A new area of glass fragments thought to date from a meteorite
impact almost half a million years ago has been discovered by an
international team led by a scientist at the Open University.

The glass is found in an area of the Pampas region of Argentina, a
site that became famous in 1992 when a US-led team identified ten
elongate shallow depressions — each kilometres long. They suggested
they had been formed by the low-angle impact of an asteroid that had
hit the Earth like a bouncing bomb. Meteorite glass was found in
several of these depressions.

The new study of part of the Pampas region revealed more than 400
depressions, spread over an area that is too large to be the result
of the low-angle impact that the scientists of the early 90s
suggested. Instead, the team believes the depressions in the area
around the city of Rio Cuarto were the result of wind action.

The Open University’s Phil Bland, a Royal Society university research
fellow, and Dr Simon Kelley, also from the OU, were joined by
researchers from Brazil, the USA, Australia, Russia and Argentina
for their work. They initially assessed satellite images of the area
before undertaking field visits to 52 of the features.

The team believes that the fragments of glass it dated at the Rio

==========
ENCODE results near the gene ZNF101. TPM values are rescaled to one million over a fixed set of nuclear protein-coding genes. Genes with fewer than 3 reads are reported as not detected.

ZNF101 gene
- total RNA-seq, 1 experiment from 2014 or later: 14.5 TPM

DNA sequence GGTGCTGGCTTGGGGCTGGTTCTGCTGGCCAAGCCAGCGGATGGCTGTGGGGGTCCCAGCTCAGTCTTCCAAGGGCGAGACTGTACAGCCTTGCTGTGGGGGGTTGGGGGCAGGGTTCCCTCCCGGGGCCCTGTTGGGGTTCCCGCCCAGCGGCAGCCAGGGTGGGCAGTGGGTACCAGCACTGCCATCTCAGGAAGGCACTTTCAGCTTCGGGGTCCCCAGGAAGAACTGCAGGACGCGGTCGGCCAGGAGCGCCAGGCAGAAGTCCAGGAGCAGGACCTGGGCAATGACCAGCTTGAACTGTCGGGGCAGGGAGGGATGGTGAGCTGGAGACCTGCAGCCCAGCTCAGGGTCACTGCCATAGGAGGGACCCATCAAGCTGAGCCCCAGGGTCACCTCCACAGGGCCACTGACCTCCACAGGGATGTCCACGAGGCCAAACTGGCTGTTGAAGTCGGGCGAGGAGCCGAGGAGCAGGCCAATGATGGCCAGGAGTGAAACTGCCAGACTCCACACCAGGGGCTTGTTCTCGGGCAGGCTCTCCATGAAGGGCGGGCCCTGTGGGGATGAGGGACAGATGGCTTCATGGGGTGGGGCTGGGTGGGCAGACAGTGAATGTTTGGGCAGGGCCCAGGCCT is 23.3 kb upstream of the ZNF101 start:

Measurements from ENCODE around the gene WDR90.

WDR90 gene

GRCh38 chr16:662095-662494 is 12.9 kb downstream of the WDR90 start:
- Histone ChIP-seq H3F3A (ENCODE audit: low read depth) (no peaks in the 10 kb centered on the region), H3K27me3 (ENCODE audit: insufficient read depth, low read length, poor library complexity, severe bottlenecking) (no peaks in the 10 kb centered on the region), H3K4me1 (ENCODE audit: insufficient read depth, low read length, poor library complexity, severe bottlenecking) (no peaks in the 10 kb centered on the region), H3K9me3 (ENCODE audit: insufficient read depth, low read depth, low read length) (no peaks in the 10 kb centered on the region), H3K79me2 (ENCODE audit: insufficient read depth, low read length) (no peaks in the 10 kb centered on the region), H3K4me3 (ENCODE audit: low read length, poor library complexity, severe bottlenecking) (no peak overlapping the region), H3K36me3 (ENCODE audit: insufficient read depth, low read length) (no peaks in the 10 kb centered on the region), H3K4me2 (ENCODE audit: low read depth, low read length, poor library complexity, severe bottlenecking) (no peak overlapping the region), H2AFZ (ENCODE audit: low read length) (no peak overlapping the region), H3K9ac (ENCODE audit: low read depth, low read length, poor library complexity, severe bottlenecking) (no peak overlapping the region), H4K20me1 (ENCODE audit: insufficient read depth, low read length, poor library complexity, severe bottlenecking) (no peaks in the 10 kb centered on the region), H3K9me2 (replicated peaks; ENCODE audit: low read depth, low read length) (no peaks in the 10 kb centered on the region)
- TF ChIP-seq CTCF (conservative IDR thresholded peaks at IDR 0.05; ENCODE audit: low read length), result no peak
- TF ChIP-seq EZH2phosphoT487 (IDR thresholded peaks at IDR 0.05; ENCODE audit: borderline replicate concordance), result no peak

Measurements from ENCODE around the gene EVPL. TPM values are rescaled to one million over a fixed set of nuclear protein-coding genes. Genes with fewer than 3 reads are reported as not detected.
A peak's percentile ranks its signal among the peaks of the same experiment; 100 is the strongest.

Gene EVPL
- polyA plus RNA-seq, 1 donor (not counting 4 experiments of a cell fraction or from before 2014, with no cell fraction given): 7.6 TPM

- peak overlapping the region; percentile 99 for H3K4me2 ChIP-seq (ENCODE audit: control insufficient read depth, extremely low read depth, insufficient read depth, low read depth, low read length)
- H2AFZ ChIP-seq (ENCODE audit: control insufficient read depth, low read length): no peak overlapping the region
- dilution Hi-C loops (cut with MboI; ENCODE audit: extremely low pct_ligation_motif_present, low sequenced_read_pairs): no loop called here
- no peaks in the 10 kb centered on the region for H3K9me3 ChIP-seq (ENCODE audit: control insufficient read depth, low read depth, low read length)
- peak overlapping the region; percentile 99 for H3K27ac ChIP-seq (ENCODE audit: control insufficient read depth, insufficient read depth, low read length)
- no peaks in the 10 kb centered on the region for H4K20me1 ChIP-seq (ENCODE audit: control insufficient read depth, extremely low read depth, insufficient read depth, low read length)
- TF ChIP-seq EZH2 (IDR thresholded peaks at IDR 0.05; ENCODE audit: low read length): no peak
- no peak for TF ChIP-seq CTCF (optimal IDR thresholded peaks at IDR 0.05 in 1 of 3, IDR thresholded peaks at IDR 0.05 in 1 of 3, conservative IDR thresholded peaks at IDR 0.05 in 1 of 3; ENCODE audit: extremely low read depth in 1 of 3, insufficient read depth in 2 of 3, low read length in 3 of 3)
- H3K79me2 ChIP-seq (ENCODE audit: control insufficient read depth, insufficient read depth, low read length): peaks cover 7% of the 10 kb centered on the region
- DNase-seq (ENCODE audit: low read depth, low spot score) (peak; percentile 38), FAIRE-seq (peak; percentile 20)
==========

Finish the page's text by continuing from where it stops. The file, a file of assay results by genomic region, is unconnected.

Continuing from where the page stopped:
Cuarto depressions are of a similar age to that of glass recovered
800km away, indicating that glass is found over a huge region and
is not confined to shallow depressions. The material may be tektite
glass — pieces of fused rock and soil formed when a large meteorite
strikes the Earth — from an impact event about half a million years

Glass would have splashed out of the impact, showering down over the
surrounding area, and is found today in places where the wind has
blown soil away — the original shallow depressions.

Phil Bland said: "It seems plausible that the material we found is
representative of a widespread tektite-strewn field in Argentina
that is about 480,000 years old. We suggest that a recent, possibly
well-preserved, complex crater remains to be discovered beneath the
Pampean Plain of Argentina."


The team’s paper A Possible Tektite-Strewn Field in the Argentinian
Pampa is published in the 10 May 2002 issue of Science.

Phil Bland is a research fellow working in the Open University’s
Planetary and Space Sciences Research Institute; Dr Simon Kelley
works in the university’s Department of Earth Sciences. The team
was also helped by Vanessa Evers, of the university’s Institute
of Educational Technology.